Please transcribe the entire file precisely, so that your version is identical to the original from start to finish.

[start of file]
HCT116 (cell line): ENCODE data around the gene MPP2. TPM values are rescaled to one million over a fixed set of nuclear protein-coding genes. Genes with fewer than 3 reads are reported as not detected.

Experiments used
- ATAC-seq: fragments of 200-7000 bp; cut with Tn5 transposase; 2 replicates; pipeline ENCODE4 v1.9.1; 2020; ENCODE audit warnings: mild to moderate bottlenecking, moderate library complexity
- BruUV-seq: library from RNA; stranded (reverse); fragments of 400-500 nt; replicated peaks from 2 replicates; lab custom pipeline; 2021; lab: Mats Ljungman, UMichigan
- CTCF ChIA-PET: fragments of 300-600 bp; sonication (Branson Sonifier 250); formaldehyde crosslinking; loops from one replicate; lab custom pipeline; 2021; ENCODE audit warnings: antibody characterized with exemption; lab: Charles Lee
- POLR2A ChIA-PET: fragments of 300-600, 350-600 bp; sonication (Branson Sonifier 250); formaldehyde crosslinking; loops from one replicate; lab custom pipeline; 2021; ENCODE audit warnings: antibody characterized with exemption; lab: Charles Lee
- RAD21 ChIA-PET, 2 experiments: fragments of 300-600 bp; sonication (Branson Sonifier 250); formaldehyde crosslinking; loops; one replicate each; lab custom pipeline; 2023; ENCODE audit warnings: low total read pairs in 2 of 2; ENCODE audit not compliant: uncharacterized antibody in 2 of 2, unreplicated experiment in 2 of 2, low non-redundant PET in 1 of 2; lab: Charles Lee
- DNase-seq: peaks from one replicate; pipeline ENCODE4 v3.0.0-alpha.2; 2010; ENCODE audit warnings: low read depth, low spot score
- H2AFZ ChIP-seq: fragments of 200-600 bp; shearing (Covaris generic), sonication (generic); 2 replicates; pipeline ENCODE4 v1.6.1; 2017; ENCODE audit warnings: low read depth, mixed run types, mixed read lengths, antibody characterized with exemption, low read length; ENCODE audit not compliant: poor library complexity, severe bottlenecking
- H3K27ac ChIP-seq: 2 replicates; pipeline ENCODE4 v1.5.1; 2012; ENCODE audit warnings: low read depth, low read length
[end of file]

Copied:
HCT116 (cell line): ENCODE data around the gene MPP2. TPM values are rescaled to one million over a fixed set of nuclear protein-coding genes. Genes with fewer than 3 reads are reported as not detected.

Experiments used
- ATAC-seq: fragments of 200-7000 bp; cut with Tn5 transposase; 2 replicates; pipeline ENCODE4 v1.9.1; 2020; ENCODE audit warnings: mild to moderate bottlenecking, moderate library complexity
- BruUV-seq: library from RNA; stranded (reverse); fragments of 400-500 nt; replicated peaks from 2 replicates; lab custom pipeline; 2021; lab: Mats Ljungman, UMichigan
- CTCF ChIA-PET: fragments of 300-600 bp; sonication (Branson Sonifier 250); formaldehyde crosslinking; loops from one replicate; lab custom pipeline; 2021; ENCODE audit warnings: antibody characterized with exemption; lab: Charles Lee
- POLR2A ChIA-PET: fragments of 300-600, 350-600 bp; sonication (Branson Sonifier 250); formaldehyde crosslinking; loops from one replicate; lab custom pipeline; 2021; ENCODE audit warnings: antibody characterized with exemption; lab: Charles Lee
- RAD21 ChIA-PET, 2 experiments: fragments of 300-600 bp; sonication (Branson Sonifier 250); formaldehyde crosslinking; loops; one replicate each; lab custom pipeline; 2023; ENCODE audit warnings: low total read pairs in 2 of 2; ENCODE audit not compliant: uncharacterized antibody in 2 of 2, unreplicated experiment in 2 of 2, low non-redundant PET in 1 of 2; lab: Charles Lee
- DNase-seq: peaks from one replicate; pipeline ENCODE4 v3.0.0-alpha.2; 2010; ENCODE audit warnings: low read depth, low spot score
- H2AFZ ChIP-seq: fragments of 200-600 bp; shearing (Covaris generic), sonication (generic); 2 replicates; pipeline ENCODE4 v1.6.1; 2017; ENCODE audit warnings: low read depth, mixed run types, mixed read lengths, antibody characterized with exemption, low read length; ENCODE audit not compliant: poor library complexity, severe bottlenecking
- H3K27ac ChIP-seq: 2 replicates; pipeline ENCODE4 v1.5.1; 2012; ENCODE audit warnings: low read depth, low read length